Many missed opportunities in the Med for one reason or another.
Indeed. It is an intriguing what-if to swap Cunningham (and for Supermarina to exert less restrictions) for Campioni. With an aggressive commander in charge, it would have been interesting to see what the Regia Marina, commanding the Central Med, could have done against the overstretched Royal Navy, split between two bases at either end of the Middle Sea. The naval war in the Mediterranean could have been a whole lot different....
Of course in saying that, O'Hara might be right and in pursuing a Nelsonian strategy, the RM may have been destroyed, but I cannot help thinking that the Italian navy could - and should - have made life much more difficult than they did while they had the chance. When the Littorios came on the scene they had more powerful and faster battleships than anything the British could offer, plus a large number of heavy cruisers that the British did not.
O'Hara makes great play of the fact that the RM (unlike the Kriegsmarine or IJN) remained largely intact by 1943 - but I do not understand this argument when the country was kicked out of North Africa and then invaded three years after declaring war... makes you wonder what the navy was built for if it wasn't to help fully prosecute the war.
Well, the British had radar and knew how to use it. They also could put (sometimes) aircraft carriers to sea whereas the Italians could not. The British were getting their first real ultra intercepts by the time of the battle of Cape Matapan, and Italian fire control at night was decidedly inferior. Combine all this and you are looking at a recipe for disaster. Without the best of luck the RM should have been defeated by any comparable British force. Just too many factors in their favor.
A lot is made of radar - and clearly having it helped, there is no denying that. But it is too simplistic to say the British had radar and that was why they won at Matapan for example.
Yes Cunningham had radar available but the fact that the battle took place was only because Cunningham was sufficiently aggressive to decide to sail his ships into an area whereby (whether the sortie was successful or not) they would be vulnerable to air attack the following day. Had he been Campioni, operating under orders from Supermarina, Cunningham would not have made that decision.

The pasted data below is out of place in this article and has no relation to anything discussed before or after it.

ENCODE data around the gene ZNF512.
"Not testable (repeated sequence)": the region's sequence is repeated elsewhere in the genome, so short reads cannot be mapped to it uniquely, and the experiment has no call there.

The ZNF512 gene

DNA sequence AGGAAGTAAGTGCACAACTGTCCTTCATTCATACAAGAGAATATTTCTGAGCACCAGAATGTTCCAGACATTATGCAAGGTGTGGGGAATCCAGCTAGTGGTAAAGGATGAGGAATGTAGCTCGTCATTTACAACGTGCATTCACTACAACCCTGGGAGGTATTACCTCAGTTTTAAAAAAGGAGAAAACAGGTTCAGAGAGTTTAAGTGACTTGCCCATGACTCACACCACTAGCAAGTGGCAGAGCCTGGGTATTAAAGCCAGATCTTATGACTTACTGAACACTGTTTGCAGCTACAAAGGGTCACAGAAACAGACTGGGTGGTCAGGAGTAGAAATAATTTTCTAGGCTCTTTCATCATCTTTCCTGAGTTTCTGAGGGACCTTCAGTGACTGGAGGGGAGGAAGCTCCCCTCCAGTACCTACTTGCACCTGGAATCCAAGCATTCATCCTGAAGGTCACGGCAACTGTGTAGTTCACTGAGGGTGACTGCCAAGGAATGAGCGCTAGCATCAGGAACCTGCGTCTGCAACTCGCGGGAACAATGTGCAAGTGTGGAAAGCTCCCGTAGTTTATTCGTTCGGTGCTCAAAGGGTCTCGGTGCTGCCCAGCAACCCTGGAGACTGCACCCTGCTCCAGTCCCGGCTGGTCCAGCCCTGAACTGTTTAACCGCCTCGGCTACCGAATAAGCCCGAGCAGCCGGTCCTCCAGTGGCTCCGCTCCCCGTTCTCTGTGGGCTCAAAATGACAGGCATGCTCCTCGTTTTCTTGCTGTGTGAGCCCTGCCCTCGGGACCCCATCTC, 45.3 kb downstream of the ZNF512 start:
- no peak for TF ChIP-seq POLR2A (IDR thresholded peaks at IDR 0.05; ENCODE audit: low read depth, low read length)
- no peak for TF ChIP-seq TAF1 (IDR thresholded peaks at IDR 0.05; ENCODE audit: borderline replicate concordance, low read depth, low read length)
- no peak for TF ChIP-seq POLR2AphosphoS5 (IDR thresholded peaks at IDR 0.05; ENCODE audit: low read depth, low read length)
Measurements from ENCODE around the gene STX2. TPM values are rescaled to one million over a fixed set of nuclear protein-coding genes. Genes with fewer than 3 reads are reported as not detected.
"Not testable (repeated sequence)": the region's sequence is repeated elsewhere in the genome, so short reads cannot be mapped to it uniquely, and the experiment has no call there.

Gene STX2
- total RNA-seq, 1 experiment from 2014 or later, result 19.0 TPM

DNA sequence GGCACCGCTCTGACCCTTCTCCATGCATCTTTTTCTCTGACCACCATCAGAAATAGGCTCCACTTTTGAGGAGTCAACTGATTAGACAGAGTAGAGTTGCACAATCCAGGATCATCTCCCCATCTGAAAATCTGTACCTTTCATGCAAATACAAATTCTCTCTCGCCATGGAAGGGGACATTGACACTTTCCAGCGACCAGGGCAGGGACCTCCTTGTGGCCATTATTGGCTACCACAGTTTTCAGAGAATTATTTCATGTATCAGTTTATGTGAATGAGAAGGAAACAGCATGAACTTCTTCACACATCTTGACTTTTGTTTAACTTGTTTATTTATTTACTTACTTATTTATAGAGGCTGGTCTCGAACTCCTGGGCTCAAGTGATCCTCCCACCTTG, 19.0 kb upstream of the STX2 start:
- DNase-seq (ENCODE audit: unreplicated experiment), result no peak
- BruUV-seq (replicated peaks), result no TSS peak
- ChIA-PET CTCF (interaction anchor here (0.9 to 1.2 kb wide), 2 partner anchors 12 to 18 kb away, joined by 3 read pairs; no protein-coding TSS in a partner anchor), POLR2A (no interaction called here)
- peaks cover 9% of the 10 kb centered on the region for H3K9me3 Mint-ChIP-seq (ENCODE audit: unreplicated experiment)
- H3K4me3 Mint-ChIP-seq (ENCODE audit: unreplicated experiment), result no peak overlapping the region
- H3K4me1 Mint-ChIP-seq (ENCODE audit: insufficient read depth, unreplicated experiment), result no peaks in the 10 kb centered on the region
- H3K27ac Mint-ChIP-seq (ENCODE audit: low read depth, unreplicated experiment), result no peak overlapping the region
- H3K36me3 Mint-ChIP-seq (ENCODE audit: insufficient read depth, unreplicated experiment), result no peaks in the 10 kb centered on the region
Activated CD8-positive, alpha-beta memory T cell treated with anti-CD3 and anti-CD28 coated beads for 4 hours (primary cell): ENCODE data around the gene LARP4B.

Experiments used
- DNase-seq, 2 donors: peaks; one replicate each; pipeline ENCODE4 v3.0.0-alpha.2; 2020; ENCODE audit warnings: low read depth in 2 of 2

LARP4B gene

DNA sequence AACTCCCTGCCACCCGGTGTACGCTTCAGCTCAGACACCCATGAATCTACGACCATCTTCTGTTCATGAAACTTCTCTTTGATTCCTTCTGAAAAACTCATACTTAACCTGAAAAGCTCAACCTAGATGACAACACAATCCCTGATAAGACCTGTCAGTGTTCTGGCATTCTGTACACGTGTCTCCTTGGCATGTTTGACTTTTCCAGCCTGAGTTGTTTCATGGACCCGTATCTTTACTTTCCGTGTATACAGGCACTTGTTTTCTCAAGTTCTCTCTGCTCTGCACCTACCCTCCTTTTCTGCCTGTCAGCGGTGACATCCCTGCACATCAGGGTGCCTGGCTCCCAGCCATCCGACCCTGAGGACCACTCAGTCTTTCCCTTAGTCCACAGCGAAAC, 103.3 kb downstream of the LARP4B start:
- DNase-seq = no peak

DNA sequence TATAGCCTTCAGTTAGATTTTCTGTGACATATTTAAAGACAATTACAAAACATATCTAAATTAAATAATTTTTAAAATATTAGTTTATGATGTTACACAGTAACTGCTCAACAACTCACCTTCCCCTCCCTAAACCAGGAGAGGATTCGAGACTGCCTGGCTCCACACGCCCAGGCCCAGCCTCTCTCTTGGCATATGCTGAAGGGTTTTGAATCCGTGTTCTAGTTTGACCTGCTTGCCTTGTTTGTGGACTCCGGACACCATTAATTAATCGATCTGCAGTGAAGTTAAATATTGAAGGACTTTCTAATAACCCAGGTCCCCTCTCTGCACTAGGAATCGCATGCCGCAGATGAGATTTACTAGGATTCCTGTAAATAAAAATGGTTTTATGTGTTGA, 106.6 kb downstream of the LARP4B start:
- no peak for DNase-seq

This was a calculated risk - there was nothing guaranteed about it – and this comes back to the qualities of the Admirals in charge – and the orders dished out from their respective commands.
You say the RM should have been defeated by any comparable force, but rarely did the fleets put to sea with comparable numbers - the numbers, the firepower, the speed and the air cover available were usually in the Italians favour. As for carriers and carrier aircraft, as I said, the British capabilities here were overrated - you mention carriers plural. Having even one carrier available was a luxury not always afforded to Cunningham - and when that carrier is Eagle.....
Coming back to Alfred’s points, he is clearly a proponent of O’Hara’s view (and that is absolutely fine – O’Hara’s points are hardly without merit) but there is a point missed here. One of the central points being made is that the Italians had no choice but to supply their overseas territories and the troops within via the Mediterranean, whereas the British could always use the Cape and supply their forces in Egypt via that route. That is true, but ignores the fact that (rightly or wrongly) the British decided to keep Malta in the war. That meant the need to supply the island – just as the Italians needed to supply North Africa. One only has to look at Malta’s position on the map to realise what this meant. The Italians held the central, dominating position in the Med, the British naval forces were split thousands of miles apart, the Italians thus had the ‘choice of the battlefield’. They had aircraft on the aircraft carriers ‘Sicily’ and ‘Calabria’ - the opportunity of defeating a smaller British force in detail had to be there, but was never properly taken. British ships damaged and sunk in supplying Malta was no small number, but imagine if the RM had supported the submarines and aircraft fully?
And it’s not just Malta I know that there were concerns about German aircraft being able to identify Italian ships from British ships, but surely the RM could have sortied during the evacuation from Crete? The Luftwaffe did a job on the RN ships, the Italian navy could have stuck the boot in… but didn’t.
As I said in Post 13, there is no guaranteed right or wrong here. The Italian navy had a job to do – and it can be argued they did it reasonably well (in terms of quantity of supplies and troops delivered). By adopting a more aggressive strategy, they could have suffered a major defeat that would have made Libya untenable (although one could argue that may have actually helped in the long run!). But equally, I remain unconvinced that they could not have made a better job of it. The British position (particularly in those first 24 months of the Med War – alleviated for a time post Taranto) was perilous enough as it was, but the Italians could – and in my book should – have been more aggressive.
Being ‘effectively’ an island, i.e. being invaded from the sea – Sicily, Calabria, Salerno, Anzio - and ending up on the losing side – but with one’s navy largely intact cannot be considered a positive in my view.
< Message edited by warspite1 -- 11/27/2015 7:11:13 AM >
England expects that every man will do his duty. Horatio Nelson October 1805